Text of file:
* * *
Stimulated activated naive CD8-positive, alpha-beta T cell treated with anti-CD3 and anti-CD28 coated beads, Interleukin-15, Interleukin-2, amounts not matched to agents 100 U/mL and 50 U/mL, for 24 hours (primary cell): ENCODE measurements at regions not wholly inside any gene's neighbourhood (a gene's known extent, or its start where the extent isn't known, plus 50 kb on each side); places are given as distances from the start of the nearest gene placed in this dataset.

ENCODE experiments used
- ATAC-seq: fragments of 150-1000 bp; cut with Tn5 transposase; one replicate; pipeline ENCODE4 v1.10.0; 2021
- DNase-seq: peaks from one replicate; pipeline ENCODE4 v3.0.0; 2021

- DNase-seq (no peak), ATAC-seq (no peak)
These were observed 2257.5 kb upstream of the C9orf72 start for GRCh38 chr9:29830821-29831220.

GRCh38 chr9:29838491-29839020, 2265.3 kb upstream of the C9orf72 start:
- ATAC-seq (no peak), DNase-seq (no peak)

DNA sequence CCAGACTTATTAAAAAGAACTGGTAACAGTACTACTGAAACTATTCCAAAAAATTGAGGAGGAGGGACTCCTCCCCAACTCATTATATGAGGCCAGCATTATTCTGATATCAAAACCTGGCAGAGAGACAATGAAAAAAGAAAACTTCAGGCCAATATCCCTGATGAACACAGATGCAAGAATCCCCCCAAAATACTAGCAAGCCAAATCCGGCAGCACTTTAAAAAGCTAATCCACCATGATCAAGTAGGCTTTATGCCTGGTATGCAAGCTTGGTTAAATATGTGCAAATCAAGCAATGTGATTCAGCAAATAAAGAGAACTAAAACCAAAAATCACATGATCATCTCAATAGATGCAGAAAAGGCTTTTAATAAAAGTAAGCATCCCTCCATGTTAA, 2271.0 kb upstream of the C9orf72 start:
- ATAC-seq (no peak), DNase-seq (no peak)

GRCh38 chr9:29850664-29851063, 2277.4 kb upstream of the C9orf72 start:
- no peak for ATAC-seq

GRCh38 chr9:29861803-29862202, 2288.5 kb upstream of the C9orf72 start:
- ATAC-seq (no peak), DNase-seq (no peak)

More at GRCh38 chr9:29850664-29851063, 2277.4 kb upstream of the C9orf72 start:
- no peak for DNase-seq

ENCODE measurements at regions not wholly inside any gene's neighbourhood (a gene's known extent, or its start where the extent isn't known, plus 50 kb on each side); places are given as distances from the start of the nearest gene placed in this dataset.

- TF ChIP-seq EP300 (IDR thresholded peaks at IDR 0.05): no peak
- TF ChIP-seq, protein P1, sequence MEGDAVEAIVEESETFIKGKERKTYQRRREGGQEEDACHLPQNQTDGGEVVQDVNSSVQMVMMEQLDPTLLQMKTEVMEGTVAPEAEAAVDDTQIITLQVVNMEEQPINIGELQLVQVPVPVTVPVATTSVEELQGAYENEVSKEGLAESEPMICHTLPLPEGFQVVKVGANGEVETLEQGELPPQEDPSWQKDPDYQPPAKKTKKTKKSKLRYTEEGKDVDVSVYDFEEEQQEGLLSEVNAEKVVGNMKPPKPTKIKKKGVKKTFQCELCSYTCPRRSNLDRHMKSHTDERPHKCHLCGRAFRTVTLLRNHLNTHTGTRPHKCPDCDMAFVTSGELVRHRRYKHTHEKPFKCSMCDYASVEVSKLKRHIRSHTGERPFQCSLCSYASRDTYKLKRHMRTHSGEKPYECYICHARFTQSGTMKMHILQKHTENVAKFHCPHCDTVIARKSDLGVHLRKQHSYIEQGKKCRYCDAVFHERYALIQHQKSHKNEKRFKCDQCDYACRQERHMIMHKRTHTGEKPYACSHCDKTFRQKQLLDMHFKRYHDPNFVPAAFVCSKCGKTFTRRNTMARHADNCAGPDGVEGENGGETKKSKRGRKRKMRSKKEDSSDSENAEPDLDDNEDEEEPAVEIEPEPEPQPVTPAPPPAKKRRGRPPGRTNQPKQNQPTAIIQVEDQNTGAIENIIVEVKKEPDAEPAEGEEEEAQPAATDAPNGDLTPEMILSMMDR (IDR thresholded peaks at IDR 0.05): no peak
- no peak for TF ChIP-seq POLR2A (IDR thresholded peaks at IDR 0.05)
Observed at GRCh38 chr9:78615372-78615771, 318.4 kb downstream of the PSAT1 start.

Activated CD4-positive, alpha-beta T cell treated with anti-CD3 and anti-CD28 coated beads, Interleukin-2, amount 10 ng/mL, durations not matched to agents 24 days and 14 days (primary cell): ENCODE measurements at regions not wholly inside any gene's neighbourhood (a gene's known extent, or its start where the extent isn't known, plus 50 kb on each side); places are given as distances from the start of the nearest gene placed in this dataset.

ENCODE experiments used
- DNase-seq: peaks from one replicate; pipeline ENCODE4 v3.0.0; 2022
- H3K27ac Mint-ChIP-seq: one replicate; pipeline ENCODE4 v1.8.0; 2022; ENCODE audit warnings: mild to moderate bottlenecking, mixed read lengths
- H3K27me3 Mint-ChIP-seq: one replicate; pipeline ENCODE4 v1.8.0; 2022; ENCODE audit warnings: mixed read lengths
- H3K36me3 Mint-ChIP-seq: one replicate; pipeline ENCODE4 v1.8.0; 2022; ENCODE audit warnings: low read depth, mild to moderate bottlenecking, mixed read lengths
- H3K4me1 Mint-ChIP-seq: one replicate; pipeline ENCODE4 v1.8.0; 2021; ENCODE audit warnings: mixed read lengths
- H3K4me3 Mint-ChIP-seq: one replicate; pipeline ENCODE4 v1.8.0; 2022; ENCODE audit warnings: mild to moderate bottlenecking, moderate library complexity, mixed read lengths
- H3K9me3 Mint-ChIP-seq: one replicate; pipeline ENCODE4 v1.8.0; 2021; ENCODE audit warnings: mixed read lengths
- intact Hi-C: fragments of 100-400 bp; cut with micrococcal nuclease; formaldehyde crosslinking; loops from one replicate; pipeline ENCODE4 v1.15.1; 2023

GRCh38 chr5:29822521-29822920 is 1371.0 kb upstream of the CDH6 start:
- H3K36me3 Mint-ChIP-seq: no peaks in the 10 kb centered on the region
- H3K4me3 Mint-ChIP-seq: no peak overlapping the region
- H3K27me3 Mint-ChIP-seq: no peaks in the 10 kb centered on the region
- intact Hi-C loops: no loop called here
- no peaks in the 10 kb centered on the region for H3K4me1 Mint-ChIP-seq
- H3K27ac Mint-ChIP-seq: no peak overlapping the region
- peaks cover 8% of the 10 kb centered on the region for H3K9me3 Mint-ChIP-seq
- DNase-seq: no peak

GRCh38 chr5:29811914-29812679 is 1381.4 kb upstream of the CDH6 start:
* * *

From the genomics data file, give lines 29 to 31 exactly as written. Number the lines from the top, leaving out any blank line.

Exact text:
- H3K4me3 Mint-ChIP-seq: one replicate; pipeline ENCODE4 v1.8.0; 2022; ENCODE audit warnings: mild to moderate bottlenecking, moderate library complexity, mixed read lengths
- H3K9me3 Mint-ChIP-seq: one replicate; pipeline ENCODE4 v1.8.0; 2021; ENCODE audit warnings: mixed read lengths
- intact Hi-C: fragments of 100-400 bp; cut with micrococcal nuclease; formaldehyde crosslinking; loops from one replicate; pipeline ENCODE4 v1.15.1; 2023